Once again, this is a fairly hollow executive order. This could’ve easily been a speech followed by an email sent to agency heads. However, it is important to note that these orders establish Biden’s rhetoric as significantly less problematic than Trump’s. I will take an out-of-touch president over a blatantly racist and sexist one any day of the week.

‘Executive Order on Reforming Our Incarceration System to Eliminate the Use of Privately Operated Criminal Detention Facilities.’ 

What does the order say? — With this order, Biden effectively canceled all private prison contracts.

This is great, but not as great as one may think. First, the private prison population consists of only 8% of America’s overall prison population. While this is a good start, there are many other policy changes that could be made to drastically decrease the prison population overall. Second, this order does not apply to privately-run ICE detention centers. These detention centers are notorious for their history of abuse and need to be done away with.

‘Executive Order on Ensuring the Future Is Made in All of America by All of America’s Workers.’

What does the order say? — This streamlines the process by which companies can apply for waivers excluding them from “Made in America” laws. It also lays out some new requirements that manufacturers will have to comply with.

This order places a premium on goods made in America for governmental use. Time will tell if this will encourage government agencies to use American goods. Hypothetically, this order will funnel more money into American businesses and therefore into American workers’ pockets. 

‘Executive Order on Protecting the Federal Workforce.’ 

What does the order say? — This order undoes a lot of Trump-era collective bargaining laws. In addition, it calls for a plan to increase federal minimum wage to $15.

A $15 minimum wage is very contentious but very necessary in my opinion. However, it must be done very carefully. By requesting a plan, Biden is formally stating his support of this legislation. This support will make congresspeople more likely to support the minimum wage increase should it come to a floor vote in the future. I’m glad Biden has requested a plan and I hope it is tactfully-designed to prevent unnecessary hardship for business owners.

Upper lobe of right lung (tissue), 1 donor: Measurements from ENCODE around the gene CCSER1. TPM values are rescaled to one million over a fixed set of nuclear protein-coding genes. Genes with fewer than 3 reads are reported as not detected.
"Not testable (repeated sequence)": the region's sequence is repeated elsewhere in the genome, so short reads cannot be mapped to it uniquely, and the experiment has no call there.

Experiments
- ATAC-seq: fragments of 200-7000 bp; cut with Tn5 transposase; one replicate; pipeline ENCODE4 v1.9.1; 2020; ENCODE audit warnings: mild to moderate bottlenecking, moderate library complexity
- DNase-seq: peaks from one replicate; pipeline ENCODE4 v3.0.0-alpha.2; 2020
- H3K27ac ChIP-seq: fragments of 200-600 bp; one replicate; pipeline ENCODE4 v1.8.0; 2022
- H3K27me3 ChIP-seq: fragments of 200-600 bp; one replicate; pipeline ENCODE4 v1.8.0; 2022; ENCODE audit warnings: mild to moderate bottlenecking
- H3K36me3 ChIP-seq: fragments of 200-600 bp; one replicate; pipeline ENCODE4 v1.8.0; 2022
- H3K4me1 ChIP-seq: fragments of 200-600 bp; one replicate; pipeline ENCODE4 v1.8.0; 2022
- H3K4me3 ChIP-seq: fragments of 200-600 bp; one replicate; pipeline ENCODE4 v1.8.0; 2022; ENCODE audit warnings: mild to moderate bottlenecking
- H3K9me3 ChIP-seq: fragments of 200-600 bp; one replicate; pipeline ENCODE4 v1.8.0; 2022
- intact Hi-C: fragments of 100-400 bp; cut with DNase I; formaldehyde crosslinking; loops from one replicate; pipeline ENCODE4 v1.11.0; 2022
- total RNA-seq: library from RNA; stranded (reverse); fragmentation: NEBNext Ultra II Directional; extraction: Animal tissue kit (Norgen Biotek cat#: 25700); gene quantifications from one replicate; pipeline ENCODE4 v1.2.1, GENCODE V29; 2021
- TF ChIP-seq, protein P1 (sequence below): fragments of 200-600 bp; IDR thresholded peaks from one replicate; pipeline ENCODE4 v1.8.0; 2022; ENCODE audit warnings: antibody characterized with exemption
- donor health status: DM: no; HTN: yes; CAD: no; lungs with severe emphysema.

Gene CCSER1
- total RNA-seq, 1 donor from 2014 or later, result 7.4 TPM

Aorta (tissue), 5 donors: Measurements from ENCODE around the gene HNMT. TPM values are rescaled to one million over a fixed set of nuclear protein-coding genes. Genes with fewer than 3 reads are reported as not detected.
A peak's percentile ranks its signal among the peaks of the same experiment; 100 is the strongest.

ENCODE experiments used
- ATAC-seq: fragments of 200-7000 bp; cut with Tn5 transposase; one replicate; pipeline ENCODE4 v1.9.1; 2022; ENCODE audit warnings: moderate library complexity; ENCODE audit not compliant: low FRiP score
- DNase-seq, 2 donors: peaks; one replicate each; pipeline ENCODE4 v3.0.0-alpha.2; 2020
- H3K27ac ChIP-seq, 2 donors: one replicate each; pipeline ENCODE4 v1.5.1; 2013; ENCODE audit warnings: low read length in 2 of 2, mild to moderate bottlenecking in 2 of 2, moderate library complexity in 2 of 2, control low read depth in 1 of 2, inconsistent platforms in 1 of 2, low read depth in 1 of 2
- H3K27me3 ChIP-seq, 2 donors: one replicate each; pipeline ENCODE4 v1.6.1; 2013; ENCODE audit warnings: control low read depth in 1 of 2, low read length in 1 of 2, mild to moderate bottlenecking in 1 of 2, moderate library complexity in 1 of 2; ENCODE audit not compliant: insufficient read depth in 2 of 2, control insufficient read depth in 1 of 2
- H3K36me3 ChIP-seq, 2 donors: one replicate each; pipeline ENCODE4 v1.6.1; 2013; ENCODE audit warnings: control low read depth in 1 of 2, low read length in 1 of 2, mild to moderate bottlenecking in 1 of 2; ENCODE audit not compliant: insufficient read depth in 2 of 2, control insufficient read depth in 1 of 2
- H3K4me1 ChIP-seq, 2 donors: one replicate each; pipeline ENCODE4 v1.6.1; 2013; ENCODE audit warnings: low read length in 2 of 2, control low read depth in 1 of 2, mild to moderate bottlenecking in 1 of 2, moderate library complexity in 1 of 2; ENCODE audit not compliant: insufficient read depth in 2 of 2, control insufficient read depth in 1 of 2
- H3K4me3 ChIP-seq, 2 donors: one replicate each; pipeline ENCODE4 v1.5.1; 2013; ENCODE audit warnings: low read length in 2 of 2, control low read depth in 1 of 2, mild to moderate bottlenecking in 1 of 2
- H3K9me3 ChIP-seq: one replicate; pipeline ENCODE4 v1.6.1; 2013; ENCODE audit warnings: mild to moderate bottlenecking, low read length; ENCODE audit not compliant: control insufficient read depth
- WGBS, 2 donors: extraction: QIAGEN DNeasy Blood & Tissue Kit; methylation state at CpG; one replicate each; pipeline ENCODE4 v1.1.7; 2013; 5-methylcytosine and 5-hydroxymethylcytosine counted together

‘Executive Order on Economic Relief Related to the COVID-19 Pandemic.’ 

What does the order say? — This very short order askes agencies to evaluate their policies in relation to the current economic crisis.

There is no decisive action here, but it does acknowledge the particular hardship that people of color are currently experiencing. I can only hope that the administration will do something to relieve some of this financial stress.

‘Pausing Federal Student Loan Payments.’

What does the order say? — All student loan payments are paused! 

Yay! No student loan payments! Anyone with student loans disbursed by the federal government will not be required to make payments until Sept. 30 of this year. In addition, no interest will accrue until that date.

‘Extend Eviction and Foreclosure Moratoriums.’

What does the order say? — No evictions or foreclosures are allowed until March 31 of this year.

This is huge. So many people are facing homelessness during this time of financial upheaval, meaning this will be a huge weight off of people’s shoulders. There are a few catches, but as long as you make under $99,000 a year and are facing eviction due to unpaid rent, then you’re covered! It’s important to note that you can still be evicted for lease violations or criminal activity as these don’t fall under the moratorium’s protections.